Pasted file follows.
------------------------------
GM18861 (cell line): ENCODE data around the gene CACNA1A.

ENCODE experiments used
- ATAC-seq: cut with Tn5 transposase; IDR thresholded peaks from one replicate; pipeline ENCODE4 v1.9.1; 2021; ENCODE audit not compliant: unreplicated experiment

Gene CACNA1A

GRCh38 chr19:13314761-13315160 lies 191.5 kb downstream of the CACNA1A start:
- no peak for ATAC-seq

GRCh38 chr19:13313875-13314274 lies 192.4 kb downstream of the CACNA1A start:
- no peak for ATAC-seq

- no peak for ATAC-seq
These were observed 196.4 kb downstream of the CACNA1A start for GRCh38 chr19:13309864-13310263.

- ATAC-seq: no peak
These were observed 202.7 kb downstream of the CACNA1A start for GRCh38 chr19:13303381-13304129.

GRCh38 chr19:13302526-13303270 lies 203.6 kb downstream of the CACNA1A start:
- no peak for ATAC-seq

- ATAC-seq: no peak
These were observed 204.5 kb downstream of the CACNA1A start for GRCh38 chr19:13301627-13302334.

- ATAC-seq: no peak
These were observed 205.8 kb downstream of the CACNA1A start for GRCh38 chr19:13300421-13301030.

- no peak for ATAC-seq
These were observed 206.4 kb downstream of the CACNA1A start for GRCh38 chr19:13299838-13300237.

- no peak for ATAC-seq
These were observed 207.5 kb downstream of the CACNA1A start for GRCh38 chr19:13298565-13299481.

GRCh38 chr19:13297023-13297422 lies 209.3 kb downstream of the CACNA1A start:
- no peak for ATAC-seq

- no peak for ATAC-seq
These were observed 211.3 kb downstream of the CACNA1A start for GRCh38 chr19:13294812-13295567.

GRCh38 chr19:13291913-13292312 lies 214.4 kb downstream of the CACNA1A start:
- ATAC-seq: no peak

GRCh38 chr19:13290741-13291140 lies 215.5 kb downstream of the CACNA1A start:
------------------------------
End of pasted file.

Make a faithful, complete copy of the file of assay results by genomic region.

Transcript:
GM18861 (cell line): ENCODE data around the gene CACNA1A.

ENCODE experiments used
- ATAC-seq: cut with Tn5 transposase; IDR thresholded peaks from one replicate; pipeline ENCODE4 v1.9.1; 2021; ENCODE audit not compliant: unreplicated experiment

Gene CACNA1A

GRCh38 chr19:13314761-13315160 lies 191.5 kb downstream of the CACNA1A start:
- no peak for ATAC-seq

GRCh38 chr19:13313875-13314274 lies 192.4 kb downstream of the CACNA1A start:
- no peak for ATAC-seq

- no peak for ATAC-seq
These were observed 196.4 kb downstream of the CACNA1A start for GRCh38 chr19:13309864-13310263.

- ATAC-seq: no peak
These were observed 202.7 kb downstream of the CACNA1A start for GRCh38 chr19:13303381-13304129.

GRCh38 chr19:13302526-13303270 lies 203.6 kb downstream of the CACNA1A start:
- no peak for ATAC-seq

- ATAC-seq: no peak
These were observed 204.5 kb downstream of the CACNA1A start for GRCh38 chr19:13301627-13302334.

- ATAC-seq: no peak
These were observed 205.8 kb downstream of the CACNA1A start for GRCh38 chr19:13300421-13301030.

- no peak for ATAC-seq
These were observed 206.4 kb downstream of the CACNA1A start for GRCh38 chr19:13299838-13300237.

- no peak for ATAC-seq
These were observed 207.5 kb downstream of the CACNA1A start for GRCh38 chr19:13298565-13299481.

GRCh38 chr19:13297023-13297422 lies 209.3 kb downstream of the CACNA1A start:
- no peak for ATAC-seq

- no peak for ATAC-seq
These were observed 211.3 kb downstream of the CACNA1A start for GRCh38 chr19:13294812-13295567.

GRCh38 chr19:13291913-13292312 lies 214.4 kb downstream of the CACNA1A start:
- ATAC-seq: no peak

GRCh38 chr19:13290741-13291140 lies 215.5 kb downstream of the CACNA1A start: